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Walking Wonders: Linking Walking to Your Wellbeing

Published on 13 May 2024 09:38 AM

Not only is it National Walking Month, but this week it is also #mentalhealthawareness week.

We want to look at the link between walking and our wellbeing, and how you can utilise walking to improve your wellbeing.

Mental wellbeing is related to how you feel about yourself and being able to feel happy and present in the moment. It’s often related to our thought processes and the way we see the world, as well as the way we view ourselves.

Similarly, social wellbeing involves a lot of similar aspects of mental wellbeing but places a particular emphasis on looking at our relationships and connections. Lots of people feel increasingly isolated in the world, particularly since a lot of our communication is now done via digital channels rather than face-to-face. It is therefore imperative that we continue to find ways to make meaningful social connections that are not just confined to a screen.

Through walking, whether that’s a 20-minute stroll, a brisk half hour-walk or an extended hike, you have the chance to improve your overall wellbeing. Here are just a few of the many benefits:


Keeping you fit

Walking physically benefits you by increasing your heart rate and getting the blood pumping - contributing to essential cardiovascular exercise that you need to keep fit and healthy.


Switch off

Mentally, it allows you to switch off from the noise of our digital world and take in the sights, sounds and smells around you. This is a great technique to use when out on a walk as it can help to ground you and enable you to feel present, which is a key asset in helping us to achieve a state of positive wellbeing.


Lower your risk of developing dementia

A study by JAMA Research has found that people who walk just 3,800 steps per day (about two miles) are around 25% less likely to develop dementia. This percentage increases with further steps. There are also benefits for those living with dementia as walking can slow down the progression of the disease.


The Social side

Finally, walking can also be a great boost to your social wellbeing. On a walk, you have the chance to interact with lots of people along the way, or you could even go for regular walks with a friend and use it as a calming period to catch up with each other.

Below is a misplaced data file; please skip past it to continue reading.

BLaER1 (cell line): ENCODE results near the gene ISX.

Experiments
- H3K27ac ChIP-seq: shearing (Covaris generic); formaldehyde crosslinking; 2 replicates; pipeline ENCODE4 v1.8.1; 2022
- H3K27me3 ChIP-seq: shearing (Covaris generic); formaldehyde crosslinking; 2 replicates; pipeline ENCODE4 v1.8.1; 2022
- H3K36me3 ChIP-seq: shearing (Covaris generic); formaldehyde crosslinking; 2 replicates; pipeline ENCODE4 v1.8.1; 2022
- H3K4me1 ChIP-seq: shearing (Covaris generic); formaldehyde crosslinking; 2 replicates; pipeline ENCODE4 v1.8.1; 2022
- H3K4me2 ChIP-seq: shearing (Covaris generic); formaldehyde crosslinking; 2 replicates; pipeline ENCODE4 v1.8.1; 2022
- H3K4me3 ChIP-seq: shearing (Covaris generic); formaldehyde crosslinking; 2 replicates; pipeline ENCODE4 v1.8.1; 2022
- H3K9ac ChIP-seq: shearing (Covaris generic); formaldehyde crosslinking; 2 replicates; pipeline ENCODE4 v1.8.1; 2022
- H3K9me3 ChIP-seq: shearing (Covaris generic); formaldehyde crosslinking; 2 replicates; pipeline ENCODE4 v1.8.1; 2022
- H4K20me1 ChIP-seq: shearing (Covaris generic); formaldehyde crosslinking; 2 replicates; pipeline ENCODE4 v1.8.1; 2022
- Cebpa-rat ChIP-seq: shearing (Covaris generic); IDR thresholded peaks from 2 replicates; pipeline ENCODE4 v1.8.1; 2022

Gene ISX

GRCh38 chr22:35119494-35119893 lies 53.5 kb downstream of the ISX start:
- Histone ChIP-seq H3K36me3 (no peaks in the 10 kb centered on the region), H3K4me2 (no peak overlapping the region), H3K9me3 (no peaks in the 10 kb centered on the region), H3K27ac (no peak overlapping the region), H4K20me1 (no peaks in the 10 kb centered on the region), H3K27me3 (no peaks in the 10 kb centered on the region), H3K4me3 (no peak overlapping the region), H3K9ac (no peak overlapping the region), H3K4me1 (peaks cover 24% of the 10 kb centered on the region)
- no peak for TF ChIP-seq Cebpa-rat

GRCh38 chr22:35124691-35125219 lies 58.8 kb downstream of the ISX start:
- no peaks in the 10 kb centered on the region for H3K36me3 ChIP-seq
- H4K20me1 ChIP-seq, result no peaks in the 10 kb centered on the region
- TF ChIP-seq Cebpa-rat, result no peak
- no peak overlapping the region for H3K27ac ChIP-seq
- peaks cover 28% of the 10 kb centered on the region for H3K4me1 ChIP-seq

Better yet, why not join a local walking group to make new connections and socialise with even more people - groups like this are great for forming a habit of walking and holding each other accountable, all while getting a plethora of physical and mental health benefits.

Don’t take our word for it, hear from our walking group leader, Hilary:

“The group is really important from the walking and health side, but equally just as much from a social side. Everybody really enjoys meeting up and having a chat and it’s something to look forward to each week.”

Age UK Herefordshire & Worcestershire have several groups across the two counties, set up for walking and socialising, which include the Lower Wick Walkers, Ledbury Walk and Talk and Hereford Walking Group. More information about these groups and all the activities available can be found at

Why not challenge yourself to go on as many walks as you can this week and note down any thoughts or feelings that present themselves when you’re on the walks.

This can be a great tool for understanding how we’re feeling internally, and combined with the endorphin boost from the exercise of walking it can really help you to feel mentally and physically refreshed.

So, with such a host of benefits to wellbeing and a multitude of beautiful places to walk, what’s stopping you from getting out there to #WalkThisMay?